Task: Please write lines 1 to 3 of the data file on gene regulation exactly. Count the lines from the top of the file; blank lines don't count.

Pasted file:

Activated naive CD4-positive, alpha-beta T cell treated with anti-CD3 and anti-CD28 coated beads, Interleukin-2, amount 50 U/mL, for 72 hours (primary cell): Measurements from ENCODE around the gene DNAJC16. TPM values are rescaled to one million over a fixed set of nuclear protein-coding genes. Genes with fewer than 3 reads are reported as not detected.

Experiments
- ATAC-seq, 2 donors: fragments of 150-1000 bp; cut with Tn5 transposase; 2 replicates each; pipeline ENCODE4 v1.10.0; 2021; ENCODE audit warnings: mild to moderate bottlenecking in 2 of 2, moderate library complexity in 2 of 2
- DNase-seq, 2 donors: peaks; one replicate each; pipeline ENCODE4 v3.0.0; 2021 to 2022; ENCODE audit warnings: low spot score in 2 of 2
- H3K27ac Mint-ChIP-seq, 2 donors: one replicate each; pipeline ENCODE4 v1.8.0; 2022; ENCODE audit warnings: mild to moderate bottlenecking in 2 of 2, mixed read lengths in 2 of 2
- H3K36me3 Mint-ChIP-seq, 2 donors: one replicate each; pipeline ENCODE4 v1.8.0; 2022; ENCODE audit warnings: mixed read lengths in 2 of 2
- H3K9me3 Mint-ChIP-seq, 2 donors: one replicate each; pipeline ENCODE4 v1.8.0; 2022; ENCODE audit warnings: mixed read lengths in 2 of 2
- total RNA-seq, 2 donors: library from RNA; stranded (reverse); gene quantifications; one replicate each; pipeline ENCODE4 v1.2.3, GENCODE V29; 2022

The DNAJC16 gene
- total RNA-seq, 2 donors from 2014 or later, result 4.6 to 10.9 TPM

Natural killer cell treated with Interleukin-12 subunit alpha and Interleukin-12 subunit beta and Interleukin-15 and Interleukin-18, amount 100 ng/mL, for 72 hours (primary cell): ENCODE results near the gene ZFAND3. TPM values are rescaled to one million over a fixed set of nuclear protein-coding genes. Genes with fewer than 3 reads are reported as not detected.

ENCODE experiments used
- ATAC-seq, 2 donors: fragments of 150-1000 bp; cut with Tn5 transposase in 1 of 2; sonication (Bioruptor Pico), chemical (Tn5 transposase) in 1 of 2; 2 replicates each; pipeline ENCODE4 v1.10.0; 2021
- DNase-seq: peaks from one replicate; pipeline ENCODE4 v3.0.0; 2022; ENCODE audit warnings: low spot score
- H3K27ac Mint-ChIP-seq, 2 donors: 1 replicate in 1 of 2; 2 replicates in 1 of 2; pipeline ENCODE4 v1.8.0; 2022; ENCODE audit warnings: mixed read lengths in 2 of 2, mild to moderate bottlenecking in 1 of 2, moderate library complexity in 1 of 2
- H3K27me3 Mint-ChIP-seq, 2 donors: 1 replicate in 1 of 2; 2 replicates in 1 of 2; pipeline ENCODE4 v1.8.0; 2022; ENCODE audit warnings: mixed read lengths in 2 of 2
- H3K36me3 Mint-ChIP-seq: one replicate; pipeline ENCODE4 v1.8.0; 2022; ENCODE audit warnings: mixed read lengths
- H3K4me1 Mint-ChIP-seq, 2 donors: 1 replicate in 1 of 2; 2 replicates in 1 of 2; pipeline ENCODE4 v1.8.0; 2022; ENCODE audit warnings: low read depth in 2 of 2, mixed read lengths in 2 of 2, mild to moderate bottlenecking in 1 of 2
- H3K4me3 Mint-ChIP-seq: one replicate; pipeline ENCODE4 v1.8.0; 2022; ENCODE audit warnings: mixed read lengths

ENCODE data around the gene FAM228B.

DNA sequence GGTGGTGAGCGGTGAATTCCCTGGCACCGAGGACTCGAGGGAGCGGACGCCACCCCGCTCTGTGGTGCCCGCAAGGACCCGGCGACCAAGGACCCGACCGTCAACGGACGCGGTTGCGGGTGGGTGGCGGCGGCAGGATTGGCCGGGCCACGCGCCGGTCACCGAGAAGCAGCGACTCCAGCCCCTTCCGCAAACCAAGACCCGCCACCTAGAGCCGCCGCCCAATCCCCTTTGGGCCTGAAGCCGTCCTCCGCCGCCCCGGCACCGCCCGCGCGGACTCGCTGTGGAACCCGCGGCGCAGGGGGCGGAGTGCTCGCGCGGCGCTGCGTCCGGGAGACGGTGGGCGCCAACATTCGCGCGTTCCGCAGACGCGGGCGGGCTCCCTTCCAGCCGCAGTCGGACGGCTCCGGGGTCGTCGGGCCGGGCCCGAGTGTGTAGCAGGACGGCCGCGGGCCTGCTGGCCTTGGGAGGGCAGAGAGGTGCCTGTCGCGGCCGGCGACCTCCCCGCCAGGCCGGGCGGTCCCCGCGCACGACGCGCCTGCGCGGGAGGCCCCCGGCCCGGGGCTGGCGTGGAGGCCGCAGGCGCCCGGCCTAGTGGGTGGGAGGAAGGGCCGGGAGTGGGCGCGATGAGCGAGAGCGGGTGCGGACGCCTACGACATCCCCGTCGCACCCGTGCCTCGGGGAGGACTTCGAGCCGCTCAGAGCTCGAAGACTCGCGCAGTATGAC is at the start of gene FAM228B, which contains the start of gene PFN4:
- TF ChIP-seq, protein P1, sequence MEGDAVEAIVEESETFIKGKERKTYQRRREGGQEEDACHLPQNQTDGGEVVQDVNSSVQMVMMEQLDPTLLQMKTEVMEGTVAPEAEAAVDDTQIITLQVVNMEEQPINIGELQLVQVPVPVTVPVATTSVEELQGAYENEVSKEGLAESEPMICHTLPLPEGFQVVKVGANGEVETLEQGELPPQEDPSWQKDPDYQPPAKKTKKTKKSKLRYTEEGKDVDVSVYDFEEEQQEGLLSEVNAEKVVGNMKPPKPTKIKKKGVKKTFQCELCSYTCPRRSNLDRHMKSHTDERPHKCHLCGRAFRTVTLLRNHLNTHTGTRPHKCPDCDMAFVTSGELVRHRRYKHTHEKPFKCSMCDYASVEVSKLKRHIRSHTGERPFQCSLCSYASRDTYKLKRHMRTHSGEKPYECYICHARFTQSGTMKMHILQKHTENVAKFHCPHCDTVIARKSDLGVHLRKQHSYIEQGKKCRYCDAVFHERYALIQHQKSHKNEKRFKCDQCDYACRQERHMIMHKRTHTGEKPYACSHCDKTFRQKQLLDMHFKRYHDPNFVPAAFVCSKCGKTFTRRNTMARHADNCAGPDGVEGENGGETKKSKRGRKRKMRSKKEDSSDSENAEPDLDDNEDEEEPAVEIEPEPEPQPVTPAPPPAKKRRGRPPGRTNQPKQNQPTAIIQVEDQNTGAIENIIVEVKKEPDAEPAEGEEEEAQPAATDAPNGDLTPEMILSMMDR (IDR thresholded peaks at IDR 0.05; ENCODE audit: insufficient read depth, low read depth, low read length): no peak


Activated naive CD4-positive, alpha-beta T cell treated with anti-CD3 and anti-CD28 coated beads, Interleukin-2, amount 50 U/mL, for 72 hours (primary cell): Measurements from ENCODE around the gene DNAJC16. TPM values are rescaled to one million over a fixed set of nuclear protein-coding genes. Genes with fewer than 3 reads are reported as not detected.

Experiments
- ATAC-seq, 2 donors: fragments of 150-1000 bp; cut with Tn5 transposase; 2 replicates each; pipeline ENCODE4 v1.10.0; 2021; ENCODE audit warnings: mild to moderate bottlenecking in 2 of 2, moderate library complexity in 2 of 2